Laurie Cyr-Martel, crisis services manager for Tri-County, hasn’t seen her cases skew younger in the past several years — she’s always encountered 7-year-olds in crisis as well as 17-year-olds. But she’s seeing more severe behaviors more often, including fire-setting, aggression and self-cutting or burning.
Sometimes she refuses to let her crisis workers go to a scene alone, even when a call comes through Tri-County’s hot line, because she’s concerned about their safety.
“I’m not going to send my crisis team into a home where a 10-year-old is throwing knives and [has] just cut off the tail of a cat with a pair of scissors,” she said.
Instead, she calls police and asks for an officer who has been specially trained in crisis intervention to meet them at the scene.
No one knows exactly why schools and mental health workers are seeing younger children and more severe behavioral problems.
Some say increases in disorders, such as autism, play a role Some believe children aren’t learning how to deal with conflict or handle frustration as toddlers and preschoolers, so they lose control when they enter school and suddenly must navigate life with rules and other children. Others believe trauma, drug abuse by parents, societal changes or increases in family stress have caused children to act out more.
“I do think kids are different,” Webster said. “We’re being challenged in ways we traditionally were not challenged in schools. But it’s also a community issue. It’s more than a school issue. Schools are the way we tend to try to address these problems.”
As kids show up younger or with more severe behavioral problems, schools and mental health organizations are scrambling to come up with ways to deal with them.
Caseworkers, social workers and community mental health professionals have joined traditional guidance counselors in many elementary schools. School resource officers — employed by local police departments — are now as connected to elementary schools as they are middle and high schools.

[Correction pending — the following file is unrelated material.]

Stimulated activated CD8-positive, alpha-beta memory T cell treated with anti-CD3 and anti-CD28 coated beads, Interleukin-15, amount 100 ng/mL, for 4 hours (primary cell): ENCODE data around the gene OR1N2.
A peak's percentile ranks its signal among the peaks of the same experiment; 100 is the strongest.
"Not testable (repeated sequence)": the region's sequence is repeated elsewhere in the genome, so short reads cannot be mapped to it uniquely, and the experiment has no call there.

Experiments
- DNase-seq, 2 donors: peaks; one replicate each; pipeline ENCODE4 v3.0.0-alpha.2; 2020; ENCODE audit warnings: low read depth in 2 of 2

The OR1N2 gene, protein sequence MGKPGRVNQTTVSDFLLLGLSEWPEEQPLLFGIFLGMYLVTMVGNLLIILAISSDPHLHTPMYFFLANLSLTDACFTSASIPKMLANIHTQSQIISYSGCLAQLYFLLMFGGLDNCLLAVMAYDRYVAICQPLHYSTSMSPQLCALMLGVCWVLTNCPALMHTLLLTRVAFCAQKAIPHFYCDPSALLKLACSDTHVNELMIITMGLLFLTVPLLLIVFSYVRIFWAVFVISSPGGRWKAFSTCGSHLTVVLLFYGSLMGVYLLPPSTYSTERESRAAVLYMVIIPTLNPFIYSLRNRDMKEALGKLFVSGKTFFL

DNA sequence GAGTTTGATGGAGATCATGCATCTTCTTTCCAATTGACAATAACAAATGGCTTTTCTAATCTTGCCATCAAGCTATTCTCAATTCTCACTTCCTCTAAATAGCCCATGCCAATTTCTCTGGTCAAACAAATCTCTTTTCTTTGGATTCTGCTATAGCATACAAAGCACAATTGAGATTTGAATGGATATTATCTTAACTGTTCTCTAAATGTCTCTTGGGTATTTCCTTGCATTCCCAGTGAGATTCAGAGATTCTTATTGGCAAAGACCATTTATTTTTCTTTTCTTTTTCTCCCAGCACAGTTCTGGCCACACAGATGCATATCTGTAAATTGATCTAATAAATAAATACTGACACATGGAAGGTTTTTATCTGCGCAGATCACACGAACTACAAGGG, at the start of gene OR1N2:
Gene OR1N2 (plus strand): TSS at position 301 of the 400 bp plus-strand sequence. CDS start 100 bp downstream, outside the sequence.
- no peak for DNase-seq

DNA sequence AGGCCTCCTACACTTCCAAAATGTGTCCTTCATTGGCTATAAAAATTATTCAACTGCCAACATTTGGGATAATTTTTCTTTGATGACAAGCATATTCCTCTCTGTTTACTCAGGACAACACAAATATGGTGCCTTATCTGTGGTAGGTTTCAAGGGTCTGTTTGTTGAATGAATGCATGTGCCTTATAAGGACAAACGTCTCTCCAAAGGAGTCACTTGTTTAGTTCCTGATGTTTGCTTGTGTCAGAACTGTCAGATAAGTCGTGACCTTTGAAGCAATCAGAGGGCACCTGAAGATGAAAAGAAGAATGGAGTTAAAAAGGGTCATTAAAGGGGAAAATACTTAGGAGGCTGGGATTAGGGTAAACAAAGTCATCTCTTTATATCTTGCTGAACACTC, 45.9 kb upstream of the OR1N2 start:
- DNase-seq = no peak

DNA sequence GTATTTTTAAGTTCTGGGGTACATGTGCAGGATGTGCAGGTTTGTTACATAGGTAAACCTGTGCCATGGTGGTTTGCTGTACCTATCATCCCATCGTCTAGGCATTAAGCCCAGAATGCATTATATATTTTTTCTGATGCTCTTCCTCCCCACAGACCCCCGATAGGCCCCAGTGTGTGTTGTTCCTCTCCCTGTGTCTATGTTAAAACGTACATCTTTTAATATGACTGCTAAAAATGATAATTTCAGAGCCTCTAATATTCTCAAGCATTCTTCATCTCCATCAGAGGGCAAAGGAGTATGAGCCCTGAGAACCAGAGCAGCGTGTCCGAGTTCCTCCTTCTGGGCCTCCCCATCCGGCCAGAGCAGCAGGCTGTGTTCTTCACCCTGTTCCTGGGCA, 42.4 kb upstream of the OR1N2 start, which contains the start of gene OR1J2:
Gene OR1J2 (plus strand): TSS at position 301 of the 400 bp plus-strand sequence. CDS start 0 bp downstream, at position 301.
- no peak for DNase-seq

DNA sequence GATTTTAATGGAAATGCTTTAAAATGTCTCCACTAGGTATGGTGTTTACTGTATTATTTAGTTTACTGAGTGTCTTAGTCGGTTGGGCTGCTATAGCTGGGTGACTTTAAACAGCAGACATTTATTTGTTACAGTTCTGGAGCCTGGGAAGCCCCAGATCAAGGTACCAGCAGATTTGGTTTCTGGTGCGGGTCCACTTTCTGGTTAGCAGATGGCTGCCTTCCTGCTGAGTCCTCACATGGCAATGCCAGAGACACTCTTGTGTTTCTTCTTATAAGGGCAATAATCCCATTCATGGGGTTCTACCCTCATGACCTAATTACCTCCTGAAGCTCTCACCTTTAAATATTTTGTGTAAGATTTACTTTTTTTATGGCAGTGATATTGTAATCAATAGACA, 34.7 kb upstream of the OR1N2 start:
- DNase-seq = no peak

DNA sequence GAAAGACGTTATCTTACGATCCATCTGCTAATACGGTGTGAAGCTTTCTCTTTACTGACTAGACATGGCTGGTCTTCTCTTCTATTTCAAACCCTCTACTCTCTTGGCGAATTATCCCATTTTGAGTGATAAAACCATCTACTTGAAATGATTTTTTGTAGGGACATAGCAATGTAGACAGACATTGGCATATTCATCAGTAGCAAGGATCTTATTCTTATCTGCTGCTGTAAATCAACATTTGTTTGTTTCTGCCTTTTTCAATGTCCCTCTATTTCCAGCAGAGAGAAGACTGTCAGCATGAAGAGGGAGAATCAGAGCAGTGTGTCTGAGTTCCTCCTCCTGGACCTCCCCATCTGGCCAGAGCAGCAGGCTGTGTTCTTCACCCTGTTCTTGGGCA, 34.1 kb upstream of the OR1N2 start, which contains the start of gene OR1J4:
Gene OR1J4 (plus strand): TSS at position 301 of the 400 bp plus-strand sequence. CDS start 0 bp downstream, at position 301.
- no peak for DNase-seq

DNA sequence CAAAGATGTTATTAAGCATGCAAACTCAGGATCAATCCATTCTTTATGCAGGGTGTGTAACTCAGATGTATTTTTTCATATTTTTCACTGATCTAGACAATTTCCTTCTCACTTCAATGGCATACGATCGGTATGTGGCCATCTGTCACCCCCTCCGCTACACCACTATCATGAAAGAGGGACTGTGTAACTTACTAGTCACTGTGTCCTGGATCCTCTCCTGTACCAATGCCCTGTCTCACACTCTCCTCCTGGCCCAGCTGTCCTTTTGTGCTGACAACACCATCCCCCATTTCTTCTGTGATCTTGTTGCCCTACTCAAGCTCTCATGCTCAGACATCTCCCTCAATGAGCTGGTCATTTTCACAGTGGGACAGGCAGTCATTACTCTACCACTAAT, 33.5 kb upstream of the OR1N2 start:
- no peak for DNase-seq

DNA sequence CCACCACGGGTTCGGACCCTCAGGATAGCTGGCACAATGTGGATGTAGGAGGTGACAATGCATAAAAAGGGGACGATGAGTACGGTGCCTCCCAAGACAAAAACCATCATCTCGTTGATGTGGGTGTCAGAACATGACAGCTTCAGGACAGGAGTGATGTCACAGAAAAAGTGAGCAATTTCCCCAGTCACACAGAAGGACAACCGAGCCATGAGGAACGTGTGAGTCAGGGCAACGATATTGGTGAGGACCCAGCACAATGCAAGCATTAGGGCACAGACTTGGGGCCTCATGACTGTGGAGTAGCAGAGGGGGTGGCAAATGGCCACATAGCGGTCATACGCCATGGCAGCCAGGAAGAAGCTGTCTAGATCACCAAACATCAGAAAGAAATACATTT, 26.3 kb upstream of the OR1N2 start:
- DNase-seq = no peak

Lewiston four years ago piloted a program called Positive Behavioral Interventions and Supports and implemented it system-wide three years ago. The national program uses a tiered approach to behavioral problems — emphasizing prevention with clear expectations and positive reinforcement first, then a check-in, check-out system to keep an adult connection with more troubled students. The school system hopes this coming school year to do more with the third tier of the program, which is geared toward the most challenging kids. That tier evaluates a student’s triggers and creates an individual plan.
At Montello Elementary School, Lewiston’s second-largest elementary school, there’s also a Response to Intervention program, which provides assessment and intense, short-term help for students with behavior problems by teaching them new coping strategies. Midway through this school year, Montello also created a special, self-contained classroom for its youngest students with severe behavioral problems.
“We focused on younger kids, thinking if we could get the behavior reshaped in K, 1 and 2, we’ll set them up for more success in the later grades,” said Cliffe, the principal. “I can say, anecdotally, I have five kids in that classroom right now who, at least three of them, I believe, would already be in the day treatment center by now if we hadn’t done this. They’ve been very successful … not blowing out of a classroom every day, not ending up in restraint, not being physically aggressive toward staff and peers, not having teachers throw their hands up and say, ‘I don’t know what to do next.'”
Auburn schools also work to head off crisis situations with a mix of programs and counselors. Sherwood Heights, which houses the school system’s elementary behavioral programs, maintains two special behavior classrooms and plans to add a third next school year. The school has one school counselor, one case manager and three private counselors, and it shares two police officers with the city’s five other elementary schools.
“However, some kids, for whatever reason, do escalate and escalate rather quickly,” said Shaw, the principal.
Every school has its own crisis-intervention team with a handful of staff members trained to address students’ out-of-control behavior, either by calming them down or moving them. At Sherwood Heights, those students might be moved to one of two “time-out” rooms, one of which has padding. The other has bare walls.
“So they can yell, scream, spit, whatever,” Shaw said.
If none of the school interventions works — or the child isn’t at school when he or she loses control — Tri-County’s crisis team may get involved. But their help is limited to evaluation and recommendations for more long-term help.
“The crisis counselors aren’t there to do therapy,” said Cyr-Martel at Tri-County. “We are there to define what the risk is. What’s the reason that this child, preteen adolescent came to us in crisis, quote-unquote ‘out of control,’ if that’s what it was. And what was the precipitant? Why is it happening now?”
For some children, the next step is the ER.